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What Does Full Sun or Part Shade Mean?

A Guide to Understanding Light Levels in Your Garden

Full sun, part sun, part shade, full shade...what exactly does it all mean? And how do you know what you have in your own garden? Let's take a closer look at light levels so you can be sure to select the right plants for your containers and landscape.


Sunlight is the most essential element all plants need to live, so it’s important to understand it in detail. So, let’s talk about sunlight—what do the terms full sun, part sun, part shade and full shade really mean? And how to you know what kind of sun you have in your garden? Whether you’re shopping for annuals, perennials or shrubs, light levels are defined the same way for all kinds of plants. Start with the basic definitions.

Basic Light Level Definitions

  • Full sun - more than 6 hours of direct sun per day
  • Part sun - 4 to 6 hours of direct sun per day, including some afternoon sun
  • Part shade - 4 to 6 hours of direct sun per day, mostly before midday
  • Full shade - less than 4 hours of direct sun per day

How Do You Know How Much Sun You Have?

To figure out how much sun the spot you want to plant in receives each day, you could use a garden light meter to measure it. You could also save that money to spend on more plants by simply observing your garden for a few days in the summer. Find the spot where you’d like to plant, then keep track on a sheet of paper whether or not that spot is receiving direct sunlight each hour of the day. Do this for a few days to find an average.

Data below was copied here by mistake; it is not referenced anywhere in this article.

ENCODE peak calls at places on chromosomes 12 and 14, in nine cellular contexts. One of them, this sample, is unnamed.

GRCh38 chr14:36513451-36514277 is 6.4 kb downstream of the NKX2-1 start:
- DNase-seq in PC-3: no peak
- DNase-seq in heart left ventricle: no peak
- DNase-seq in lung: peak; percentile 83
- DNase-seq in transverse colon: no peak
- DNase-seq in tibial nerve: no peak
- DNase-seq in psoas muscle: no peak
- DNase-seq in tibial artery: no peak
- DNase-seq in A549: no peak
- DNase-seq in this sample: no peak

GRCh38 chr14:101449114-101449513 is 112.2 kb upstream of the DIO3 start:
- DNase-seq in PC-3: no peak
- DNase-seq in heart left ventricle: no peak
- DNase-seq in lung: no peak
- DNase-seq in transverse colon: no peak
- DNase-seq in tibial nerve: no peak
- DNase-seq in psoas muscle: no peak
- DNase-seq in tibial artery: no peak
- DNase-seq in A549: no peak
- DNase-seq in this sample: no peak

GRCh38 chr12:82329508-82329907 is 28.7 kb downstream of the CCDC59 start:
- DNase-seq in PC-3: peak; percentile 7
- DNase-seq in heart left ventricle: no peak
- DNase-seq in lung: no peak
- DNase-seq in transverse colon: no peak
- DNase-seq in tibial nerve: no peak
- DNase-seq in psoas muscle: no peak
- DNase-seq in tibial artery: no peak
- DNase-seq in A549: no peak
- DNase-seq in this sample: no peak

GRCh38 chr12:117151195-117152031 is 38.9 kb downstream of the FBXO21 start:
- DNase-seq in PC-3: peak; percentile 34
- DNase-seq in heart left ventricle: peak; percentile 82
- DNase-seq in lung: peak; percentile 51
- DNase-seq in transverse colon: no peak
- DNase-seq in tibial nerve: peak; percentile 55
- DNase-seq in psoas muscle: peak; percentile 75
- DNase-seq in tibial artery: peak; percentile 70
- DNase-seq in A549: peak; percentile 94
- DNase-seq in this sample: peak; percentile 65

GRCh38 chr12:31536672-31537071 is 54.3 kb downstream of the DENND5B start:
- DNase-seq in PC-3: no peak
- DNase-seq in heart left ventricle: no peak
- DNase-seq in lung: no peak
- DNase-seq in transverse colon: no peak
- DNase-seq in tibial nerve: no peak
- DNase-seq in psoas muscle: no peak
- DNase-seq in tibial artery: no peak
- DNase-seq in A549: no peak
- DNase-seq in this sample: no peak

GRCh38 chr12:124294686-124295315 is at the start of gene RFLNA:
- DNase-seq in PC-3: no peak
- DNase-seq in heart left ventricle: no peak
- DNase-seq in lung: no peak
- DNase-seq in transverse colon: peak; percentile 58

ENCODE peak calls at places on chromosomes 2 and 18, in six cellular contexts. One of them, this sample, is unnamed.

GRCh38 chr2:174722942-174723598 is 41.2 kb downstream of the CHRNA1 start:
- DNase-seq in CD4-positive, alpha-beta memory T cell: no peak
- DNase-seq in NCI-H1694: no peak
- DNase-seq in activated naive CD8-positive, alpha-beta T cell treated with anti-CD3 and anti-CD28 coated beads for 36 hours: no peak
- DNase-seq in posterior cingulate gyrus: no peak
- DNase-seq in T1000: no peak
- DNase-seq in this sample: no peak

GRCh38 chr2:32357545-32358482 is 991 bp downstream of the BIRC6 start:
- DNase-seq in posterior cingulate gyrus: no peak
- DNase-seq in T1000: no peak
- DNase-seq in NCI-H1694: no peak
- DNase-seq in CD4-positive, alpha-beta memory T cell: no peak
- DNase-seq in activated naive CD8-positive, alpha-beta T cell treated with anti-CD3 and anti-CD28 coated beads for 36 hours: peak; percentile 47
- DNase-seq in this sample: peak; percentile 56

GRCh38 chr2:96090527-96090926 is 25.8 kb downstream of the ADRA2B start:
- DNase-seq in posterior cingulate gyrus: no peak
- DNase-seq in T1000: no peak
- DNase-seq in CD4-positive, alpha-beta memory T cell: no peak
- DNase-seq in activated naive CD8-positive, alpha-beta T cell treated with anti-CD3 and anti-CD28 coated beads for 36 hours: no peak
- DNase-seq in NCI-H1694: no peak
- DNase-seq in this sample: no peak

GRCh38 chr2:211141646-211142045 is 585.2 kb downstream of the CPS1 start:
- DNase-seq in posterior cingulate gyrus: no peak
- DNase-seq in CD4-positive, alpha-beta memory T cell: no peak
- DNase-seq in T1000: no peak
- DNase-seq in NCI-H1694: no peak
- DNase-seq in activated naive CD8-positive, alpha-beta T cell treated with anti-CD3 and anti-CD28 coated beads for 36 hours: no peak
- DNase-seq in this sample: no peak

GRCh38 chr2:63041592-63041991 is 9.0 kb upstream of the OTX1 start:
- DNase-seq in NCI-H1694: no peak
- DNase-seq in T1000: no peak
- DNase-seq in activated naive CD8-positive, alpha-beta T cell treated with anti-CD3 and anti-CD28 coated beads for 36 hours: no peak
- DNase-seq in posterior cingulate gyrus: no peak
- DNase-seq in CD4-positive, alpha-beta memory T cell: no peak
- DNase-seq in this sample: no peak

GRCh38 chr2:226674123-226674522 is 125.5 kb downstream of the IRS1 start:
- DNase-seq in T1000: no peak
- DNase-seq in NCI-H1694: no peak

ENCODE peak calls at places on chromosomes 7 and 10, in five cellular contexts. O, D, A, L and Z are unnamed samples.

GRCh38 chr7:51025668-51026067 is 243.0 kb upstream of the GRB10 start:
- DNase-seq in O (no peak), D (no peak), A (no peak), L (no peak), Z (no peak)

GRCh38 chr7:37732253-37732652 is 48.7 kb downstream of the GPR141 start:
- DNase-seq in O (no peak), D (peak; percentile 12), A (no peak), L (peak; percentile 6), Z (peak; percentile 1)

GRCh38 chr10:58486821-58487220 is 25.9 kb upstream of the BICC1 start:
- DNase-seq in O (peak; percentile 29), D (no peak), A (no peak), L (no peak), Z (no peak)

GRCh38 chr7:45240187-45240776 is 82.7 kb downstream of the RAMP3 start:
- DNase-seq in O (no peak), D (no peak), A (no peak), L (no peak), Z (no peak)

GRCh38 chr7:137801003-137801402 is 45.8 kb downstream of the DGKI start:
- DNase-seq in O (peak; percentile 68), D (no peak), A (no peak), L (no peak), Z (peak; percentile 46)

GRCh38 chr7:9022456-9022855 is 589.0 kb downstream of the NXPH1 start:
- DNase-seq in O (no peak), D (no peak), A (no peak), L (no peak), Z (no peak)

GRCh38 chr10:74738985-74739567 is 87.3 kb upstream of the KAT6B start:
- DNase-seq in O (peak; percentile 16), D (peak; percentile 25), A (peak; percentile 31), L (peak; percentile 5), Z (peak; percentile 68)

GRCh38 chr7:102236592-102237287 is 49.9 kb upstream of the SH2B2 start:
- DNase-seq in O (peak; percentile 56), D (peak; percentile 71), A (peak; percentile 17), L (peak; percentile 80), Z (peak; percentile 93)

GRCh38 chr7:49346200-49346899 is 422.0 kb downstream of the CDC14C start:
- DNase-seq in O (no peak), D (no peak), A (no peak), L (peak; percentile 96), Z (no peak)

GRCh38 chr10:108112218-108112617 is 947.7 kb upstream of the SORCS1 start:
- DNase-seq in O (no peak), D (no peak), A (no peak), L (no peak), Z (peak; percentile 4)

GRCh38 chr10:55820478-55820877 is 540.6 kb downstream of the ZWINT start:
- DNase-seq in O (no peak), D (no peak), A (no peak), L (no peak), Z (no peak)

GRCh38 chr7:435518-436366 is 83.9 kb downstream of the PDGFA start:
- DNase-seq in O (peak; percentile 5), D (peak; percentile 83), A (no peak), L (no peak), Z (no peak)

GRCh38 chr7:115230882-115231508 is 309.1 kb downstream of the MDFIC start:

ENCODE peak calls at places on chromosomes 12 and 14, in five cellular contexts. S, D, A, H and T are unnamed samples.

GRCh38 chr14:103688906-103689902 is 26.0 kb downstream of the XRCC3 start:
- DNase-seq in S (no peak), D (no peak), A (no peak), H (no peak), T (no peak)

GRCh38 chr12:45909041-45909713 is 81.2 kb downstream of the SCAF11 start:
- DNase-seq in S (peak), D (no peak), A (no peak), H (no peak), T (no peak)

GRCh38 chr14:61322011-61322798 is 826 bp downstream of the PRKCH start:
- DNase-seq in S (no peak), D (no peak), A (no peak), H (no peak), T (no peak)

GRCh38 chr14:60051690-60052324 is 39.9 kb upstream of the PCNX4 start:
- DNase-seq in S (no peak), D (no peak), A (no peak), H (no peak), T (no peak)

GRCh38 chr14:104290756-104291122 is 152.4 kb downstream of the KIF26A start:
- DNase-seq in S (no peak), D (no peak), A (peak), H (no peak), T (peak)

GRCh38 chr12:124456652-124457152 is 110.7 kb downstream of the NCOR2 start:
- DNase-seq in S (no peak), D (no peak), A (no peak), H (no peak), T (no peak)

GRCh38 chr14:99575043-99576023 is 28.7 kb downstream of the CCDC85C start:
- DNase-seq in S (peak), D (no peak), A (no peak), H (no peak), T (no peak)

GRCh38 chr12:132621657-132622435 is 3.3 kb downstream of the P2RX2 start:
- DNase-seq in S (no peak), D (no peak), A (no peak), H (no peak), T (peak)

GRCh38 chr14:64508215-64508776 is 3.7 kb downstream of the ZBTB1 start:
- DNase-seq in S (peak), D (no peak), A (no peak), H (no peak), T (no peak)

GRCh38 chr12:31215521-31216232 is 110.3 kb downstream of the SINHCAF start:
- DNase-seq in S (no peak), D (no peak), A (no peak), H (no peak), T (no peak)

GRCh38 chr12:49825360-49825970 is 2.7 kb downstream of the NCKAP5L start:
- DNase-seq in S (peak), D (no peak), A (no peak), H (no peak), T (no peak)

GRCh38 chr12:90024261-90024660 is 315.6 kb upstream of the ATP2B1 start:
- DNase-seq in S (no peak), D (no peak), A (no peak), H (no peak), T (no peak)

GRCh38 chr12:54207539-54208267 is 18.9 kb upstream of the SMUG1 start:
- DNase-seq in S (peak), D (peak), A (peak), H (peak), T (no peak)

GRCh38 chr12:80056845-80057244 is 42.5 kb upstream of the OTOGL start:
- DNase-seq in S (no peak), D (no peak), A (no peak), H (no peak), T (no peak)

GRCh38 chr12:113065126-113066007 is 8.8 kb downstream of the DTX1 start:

What is Full Sun?

Full sun is defined as more than six hours of direct sun per day. If you live in a newly constructed development or out in the country where there are few trees, your garden may not see any shade at all during the day. Maybe your front porch faces South and has nothing obstructing the sun from mid-morning until early evening. Any amount of sun greater than six hours is considered full sun.


What is Part Sun?

Part sun is defined as four to six hours of direct sun per day. Not all those hours need to be accrued consecutively—it could mean a few hours of morning sun plus a few more in the afternoon. When a plant prefers part sun, although it does not need to be in direct sun all day, it will grow and bloom best with at least some of those hours being in the afternoon. These plants need some heat and intense sun exposure in order to produce flowers and new growth.


What is Part Shade?

Part shade is also defined as four to six hours of direct sun per day, but most of that should come in the morning hours when the sun’s rays are less intense. We say that plants which prefer part shade enjoy “cool sun”, meaning direct sun in the morning or evening and protection from the hot midday sun.


What is Full Shade?

Full shade is defined as less than four hours of direct sun per day. Notice we didn’t say zero hours of direct sun—that would be dense shade which is the darkest of all light levels where few plants can survive. Full shade loving plants enjoy a few hours of sun each day, preferably in the morning. 


Understanding Light Levels on Plant Labels

When you are shopping for or researching plants, pay close attention to how much sun they need. This information is always included on plant labels because it’s so essential to get right. Here are a few examples of what you will find and how to interpret that information.